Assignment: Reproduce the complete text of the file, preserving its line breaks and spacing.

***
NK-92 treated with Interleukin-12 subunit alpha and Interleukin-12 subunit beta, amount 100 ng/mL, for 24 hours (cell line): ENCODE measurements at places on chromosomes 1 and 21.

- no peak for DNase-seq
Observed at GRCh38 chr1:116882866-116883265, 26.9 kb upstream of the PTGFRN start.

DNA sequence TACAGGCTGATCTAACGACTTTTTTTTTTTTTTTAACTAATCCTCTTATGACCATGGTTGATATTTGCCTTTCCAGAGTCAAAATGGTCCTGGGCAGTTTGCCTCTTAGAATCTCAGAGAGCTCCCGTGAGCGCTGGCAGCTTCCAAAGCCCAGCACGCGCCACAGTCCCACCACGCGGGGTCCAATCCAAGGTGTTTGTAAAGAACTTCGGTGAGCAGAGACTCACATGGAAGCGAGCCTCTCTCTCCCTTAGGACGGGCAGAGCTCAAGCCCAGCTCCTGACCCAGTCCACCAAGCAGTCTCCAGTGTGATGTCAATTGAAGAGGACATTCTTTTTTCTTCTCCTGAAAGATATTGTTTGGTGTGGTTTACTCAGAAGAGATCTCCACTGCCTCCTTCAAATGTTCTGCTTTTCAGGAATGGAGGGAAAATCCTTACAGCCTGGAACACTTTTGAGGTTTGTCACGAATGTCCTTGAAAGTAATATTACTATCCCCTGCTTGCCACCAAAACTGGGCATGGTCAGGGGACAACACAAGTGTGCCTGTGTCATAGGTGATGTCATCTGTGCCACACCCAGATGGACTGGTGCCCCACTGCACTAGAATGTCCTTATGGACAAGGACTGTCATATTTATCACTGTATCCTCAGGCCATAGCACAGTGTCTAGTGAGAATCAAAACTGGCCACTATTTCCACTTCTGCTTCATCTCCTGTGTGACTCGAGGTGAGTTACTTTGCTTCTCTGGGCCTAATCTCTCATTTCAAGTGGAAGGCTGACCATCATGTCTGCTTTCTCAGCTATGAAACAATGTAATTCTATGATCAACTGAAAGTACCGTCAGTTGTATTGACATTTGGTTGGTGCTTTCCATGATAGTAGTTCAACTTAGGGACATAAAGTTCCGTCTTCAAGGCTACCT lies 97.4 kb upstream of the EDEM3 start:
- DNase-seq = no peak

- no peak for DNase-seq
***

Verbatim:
NK-92 treated with Interleukin-12 subunit alpha and Interleukin-12 subunit beta, amount 100 ng/mL, for 24 hours (cell line): ENCODE measurements at places on chromosomes 1 and 21.

- no peak for DNase-seq
Observed at GRCh38 chr1:116882866-116883265, 26.9 kb upstream of the PTGFRN start.

DNA sequence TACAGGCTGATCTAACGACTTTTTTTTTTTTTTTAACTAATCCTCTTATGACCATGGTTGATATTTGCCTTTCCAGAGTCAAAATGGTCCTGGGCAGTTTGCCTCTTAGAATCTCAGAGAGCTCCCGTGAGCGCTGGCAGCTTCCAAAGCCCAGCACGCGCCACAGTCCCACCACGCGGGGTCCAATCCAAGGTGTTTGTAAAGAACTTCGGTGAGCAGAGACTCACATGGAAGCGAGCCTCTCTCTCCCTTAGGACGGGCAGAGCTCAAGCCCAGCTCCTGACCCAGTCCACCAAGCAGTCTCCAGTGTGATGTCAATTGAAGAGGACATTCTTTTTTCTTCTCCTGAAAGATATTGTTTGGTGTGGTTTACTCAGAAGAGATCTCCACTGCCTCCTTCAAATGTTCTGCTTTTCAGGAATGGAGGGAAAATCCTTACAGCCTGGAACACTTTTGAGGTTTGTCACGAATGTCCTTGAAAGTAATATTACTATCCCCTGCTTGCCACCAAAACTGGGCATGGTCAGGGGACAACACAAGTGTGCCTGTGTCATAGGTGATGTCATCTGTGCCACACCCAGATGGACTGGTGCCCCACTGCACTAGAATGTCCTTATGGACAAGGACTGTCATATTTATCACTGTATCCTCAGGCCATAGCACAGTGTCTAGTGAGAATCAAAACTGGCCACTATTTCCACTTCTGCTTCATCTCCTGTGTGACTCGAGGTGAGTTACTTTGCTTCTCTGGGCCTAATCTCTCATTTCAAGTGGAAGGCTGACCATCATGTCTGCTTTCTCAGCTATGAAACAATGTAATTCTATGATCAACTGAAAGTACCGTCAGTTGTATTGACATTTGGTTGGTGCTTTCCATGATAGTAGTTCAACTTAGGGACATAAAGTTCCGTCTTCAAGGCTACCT lies 97.4 kb upstream of the EDEM3 start:
- DNase-seq = no peak

- no peak for DNase-seq